Would the Fiat 500 Make a Good Dodge?

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by Patrick Rall

News is trickling out about Dodge’s plan to unveil the first Chrysler Group vehicle based on a Fiat platform and powered by a Fiat engine: a Dodge compact sedan to replace the Caliber. This car may be the most important car in the new lineup, as it will show how well a European platform can work here in the states. However, we shouldn’t discount the possibilty of Dodge making a subcompact more closely based on the Fiat 500. 

While recently attending the 2011 Chrysler Product Day at the Chelsea
Proving Grounds, I had a chance to test the new Fiat 500 in convertible
and coupe form, with both an automatic and a manual transmission on a
large oval and a smallish, technical road course.  For those unsure why
this even comes up, Fiat can acquire 5% of the Chrysler Group from the
US Government for reaching the final performance goal – which requires a
Chrysler Group brand (excluding Fiat) products to reach 40 miles per
gallon with the help of Fiat technology.  This has led many to expect
that this 40mpg Chrysler Group car could be at least loosely based on
the Fiat 500 that offers 38mpg when equipped with the manual

The Fiat 500 derives its power from their 1.6L MultiAir 4-cylinder,
sending 101 horsepower and 98lb-ft of torque to the front wheels via
either a 5-speed manual or 6-speed automatic transmission.  All Fiat 500
models also include a Sport button on the dash, which alters the
throttle calibration for more spirited driving and improved response, as
well as quickening up the shifts in those Fiat’s equipped with the
automatic transmission.  This drivetrain might be designed to yield
great fuel economy, but it also makes for a sporty, fun little car.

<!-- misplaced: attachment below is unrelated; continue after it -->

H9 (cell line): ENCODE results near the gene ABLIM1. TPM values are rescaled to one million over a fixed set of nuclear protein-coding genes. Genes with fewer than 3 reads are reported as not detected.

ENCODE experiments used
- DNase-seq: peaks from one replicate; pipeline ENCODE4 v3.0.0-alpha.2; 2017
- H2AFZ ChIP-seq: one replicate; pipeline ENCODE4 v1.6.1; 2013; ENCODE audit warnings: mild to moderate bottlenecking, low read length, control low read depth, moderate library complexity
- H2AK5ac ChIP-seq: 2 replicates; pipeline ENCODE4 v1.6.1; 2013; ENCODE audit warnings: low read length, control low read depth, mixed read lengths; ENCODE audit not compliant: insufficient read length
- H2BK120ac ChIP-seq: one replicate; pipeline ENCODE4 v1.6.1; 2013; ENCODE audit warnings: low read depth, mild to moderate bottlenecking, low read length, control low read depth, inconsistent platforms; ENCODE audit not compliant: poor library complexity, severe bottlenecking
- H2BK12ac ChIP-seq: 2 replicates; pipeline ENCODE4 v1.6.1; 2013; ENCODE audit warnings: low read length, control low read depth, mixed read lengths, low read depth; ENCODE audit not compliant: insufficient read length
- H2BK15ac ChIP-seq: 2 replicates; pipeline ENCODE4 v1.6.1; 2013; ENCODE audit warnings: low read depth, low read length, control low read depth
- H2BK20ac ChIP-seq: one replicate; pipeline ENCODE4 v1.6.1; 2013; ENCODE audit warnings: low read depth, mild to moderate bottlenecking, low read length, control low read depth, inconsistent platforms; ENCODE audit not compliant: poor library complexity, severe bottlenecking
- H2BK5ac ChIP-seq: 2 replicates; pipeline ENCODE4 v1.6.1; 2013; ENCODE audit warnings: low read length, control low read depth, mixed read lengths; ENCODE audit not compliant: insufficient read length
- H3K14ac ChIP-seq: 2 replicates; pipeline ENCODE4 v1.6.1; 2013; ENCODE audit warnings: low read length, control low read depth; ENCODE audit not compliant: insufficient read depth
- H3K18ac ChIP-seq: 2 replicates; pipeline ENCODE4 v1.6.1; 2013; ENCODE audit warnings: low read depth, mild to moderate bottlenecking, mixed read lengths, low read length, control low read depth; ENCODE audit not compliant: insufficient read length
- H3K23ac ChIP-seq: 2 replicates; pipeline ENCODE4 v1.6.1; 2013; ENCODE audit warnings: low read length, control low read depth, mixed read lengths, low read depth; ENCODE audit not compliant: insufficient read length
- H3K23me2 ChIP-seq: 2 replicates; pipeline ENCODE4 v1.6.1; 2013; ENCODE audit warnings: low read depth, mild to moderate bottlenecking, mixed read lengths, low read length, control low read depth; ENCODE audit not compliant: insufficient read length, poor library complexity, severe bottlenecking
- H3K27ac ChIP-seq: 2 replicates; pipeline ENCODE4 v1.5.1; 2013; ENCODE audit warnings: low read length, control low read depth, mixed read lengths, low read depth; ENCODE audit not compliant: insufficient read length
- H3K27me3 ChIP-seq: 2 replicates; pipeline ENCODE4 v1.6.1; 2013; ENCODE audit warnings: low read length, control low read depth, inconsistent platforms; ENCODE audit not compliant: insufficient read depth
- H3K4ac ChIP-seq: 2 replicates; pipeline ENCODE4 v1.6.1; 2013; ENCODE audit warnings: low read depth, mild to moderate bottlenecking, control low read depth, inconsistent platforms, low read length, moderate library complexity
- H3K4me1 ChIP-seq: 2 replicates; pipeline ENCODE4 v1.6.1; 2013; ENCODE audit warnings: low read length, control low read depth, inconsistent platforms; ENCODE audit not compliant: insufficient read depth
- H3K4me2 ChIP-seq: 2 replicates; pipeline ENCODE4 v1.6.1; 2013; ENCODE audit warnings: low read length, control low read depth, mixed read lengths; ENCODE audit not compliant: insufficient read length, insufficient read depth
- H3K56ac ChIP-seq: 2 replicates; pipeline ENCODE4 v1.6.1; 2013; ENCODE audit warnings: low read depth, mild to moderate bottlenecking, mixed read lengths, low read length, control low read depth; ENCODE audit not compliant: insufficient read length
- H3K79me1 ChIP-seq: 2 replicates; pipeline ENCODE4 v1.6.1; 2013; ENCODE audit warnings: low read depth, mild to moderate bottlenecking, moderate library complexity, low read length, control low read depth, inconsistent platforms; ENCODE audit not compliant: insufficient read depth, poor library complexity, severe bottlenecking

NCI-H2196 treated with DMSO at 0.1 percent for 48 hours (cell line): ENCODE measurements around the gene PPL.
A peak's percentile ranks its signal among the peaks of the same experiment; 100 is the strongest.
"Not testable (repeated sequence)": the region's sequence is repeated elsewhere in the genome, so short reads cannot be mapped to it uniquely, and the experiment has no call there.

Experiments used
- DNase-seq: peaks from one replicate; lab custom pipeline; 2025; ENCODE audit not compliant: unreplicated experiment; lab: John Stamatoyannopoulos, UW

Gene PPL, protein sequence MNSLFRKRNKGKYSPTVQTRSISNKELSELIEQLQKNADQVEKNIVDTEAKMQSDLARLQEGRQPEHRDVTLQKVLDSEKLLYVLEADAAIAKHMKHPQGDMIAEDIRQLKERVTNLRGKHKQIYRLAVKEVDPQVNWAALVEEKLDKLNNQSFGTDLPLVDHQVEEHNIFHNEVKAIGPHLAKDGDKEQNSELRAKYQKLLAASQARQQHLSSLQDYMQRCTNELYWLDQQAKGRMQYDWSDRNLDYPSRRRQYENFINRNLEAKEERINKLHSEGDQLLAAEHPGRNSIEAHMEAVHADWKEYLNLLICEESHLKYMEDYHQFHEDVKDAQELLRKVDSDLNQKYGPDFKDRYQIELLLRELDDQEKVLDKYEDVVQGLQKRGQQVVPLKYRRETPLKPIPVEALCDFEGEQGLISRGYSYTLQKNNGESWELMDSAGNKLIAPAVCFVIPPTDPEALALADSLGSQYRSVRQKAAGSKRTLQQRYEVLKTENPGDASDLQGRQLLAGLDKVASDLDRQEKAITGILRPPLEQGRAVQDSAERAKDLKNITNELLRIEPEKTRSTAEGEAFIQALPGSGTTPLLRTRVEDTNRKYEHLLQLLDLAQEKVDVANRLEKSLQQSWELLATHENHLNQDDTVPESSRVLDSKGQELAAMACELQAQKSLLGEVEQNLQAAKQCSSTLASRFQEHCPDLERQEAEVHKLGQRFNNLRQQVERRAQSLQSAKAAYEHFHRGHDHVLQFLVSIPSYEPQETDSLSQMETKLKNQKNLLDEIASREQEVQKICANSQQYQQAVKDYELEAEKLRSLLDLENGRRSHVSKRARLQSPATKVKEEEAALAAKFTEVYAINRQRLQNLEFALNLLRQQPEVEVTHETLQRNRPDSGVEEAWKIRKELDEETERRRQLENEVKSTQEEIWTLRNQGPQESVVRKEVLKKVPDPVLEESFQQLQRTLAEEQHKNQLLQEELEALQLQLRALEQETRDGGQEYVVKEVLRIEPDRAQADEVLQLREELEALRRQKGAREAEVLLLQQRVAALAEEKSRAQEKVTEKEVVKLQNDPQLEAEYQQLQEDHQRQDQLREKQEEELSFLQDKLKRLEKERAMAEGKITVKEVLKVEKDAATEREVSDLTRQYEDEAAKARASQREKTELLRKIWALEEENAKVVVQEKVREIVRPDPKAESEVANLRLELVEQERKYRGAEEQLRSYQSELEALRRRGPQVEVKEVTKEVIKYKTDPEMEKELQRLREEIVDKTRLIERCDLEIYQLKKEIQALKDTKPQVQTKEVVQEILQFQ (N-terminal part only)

Don’t get me wrong – you might not be winning a great many drag races
but the MultiAir engine allows this compact to easily keep up with
traffic, as well as providing a fair amount of acceleration.  Also, on
the rough sections of the oval track, the suspension of the Fiat 500
handled the average disturbances that you would come across on the
highway very well, with a surprisingly low amount of the road noise
transferred to the interior.

Once you hit the road course, the fun level of the new Fiat 500
continued to climb.  The little Fiat cuts smoothly through the corners
and pulls well out of those corners – even offering some wheel spin in
the right conditions.  The automatic transmission of the Fiat 500 was
ready and willing to bounce from gear to gear as we hammered the corners
than pulled out of them hard and with the 5-speed manual transmission,
the road course abilities of the 500 are accentuated by the ability to
keep it in the ideal gear as you climb through the longer corners.


Inside, the Fiat 500 offers a surprising amount of quality and class,
considering that it is one of the least expensive vehicles on the
American market.  Things might be a little tight in the back seat for
adults, but there is plenty of leg and elbow room up front.  Cloth lower
seat portions with leather upper seatbacks flow with the leather
appointments around the interior when properly equipped – offering
levels of comfort that I felt were surprising for a car that costs under

After spending time cruising around the Chrysler Proving Grounds in
the 2011 Fiat 500 and 500C, I think that this would make for a great
entry level compact for the Dodge brand.  The interior has an obvious
European touch with more quality than you’d expect from this price class
and the drivetrain offers great “fun to drive factory”…along with
nearly 40mpg.  Whether or not the 40mpg Chrysler Group product uses the
Fiat platform or just the Fiat drivetrain, it should make for a
promising addition to the Dodge lineup in the subcompact segment that
the company has long been inactive.

What do you think? Would this be a welcome addition to the Dodge lineup? Voice your opinion here!

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